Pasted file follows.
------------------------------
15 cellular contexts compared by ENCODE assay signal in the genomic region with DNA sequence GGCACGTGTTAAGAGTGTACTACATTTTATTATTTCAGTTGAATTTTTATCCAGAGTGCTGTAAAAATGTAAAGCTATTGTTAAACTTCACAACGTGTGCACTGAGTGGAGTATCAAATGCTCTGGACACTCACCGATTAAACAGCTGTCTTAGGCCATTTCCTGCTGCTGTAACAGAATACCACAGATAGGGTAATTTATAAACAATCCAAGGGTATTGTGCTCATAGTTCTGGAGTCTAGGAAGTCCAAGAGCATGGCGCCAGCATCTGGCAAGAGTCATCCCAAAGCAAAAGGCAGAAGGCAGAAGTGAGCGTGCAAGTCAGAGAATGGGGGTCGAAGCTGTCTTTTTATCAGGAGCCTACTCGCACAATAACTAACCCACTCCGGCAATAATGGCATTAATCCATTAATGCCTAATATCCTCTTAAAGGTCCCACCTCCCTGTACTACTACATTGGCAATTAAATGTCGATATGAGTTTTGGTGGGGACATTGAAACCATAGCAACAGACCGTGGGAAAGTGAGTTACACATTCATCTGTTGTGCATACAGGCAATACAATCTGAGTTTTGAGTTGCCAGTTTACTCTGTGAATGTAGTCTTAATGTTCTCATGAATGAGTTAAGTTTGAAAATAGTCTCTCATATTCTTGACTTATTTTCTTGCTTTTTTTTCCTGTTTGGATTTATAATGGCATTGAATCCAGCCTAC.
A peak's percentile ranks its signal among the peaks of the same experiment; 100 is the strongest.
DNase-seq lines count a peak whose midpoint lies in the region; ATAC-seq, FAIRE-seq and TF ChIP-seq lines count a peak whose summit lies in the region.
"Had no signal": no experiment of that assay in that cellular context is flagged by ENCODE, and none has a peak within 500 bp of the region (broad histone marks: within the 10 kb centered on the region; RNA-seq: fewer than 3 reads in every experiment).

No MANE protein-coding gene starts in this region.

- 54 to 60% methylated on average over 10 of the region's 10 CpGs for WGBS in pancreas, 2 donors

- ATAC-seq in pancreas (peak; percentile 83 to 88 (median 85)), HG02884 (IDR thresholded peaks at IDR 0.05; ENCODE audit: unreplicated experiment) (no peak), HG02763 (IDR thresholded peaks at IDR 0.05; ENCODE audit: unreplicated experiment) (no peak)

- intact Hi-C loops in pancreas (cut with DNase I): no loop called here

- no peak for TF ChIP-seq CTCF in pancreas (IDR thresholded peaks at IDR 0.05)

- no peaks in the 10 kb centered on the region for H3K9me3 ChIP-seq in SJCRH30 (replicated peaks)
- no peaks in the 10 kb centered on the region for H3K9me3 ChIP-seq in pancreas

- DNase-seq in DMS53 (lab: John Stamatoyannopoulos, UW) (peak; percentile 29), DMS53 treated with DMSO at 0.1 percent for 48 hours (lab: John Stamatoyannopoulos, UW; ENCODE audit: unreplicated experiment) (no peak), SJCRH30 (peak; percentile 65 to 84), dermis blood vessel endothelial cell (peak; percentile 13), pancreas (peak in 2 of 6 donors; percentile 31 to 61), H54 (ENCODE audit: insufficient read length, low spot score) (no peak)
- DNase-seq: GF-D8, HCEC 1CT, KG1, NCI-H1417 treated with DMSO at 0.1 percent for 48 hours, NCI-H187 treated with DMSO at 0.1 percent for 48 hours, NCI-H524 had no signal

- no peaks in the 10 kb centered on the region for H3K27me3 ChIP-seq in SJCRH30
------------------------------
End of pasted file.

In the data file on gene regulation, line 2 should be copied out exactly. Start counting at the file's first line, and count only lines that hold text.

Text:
A peak's percentile ranks its signal among the peaks of the same experiment; 100 is the strongest.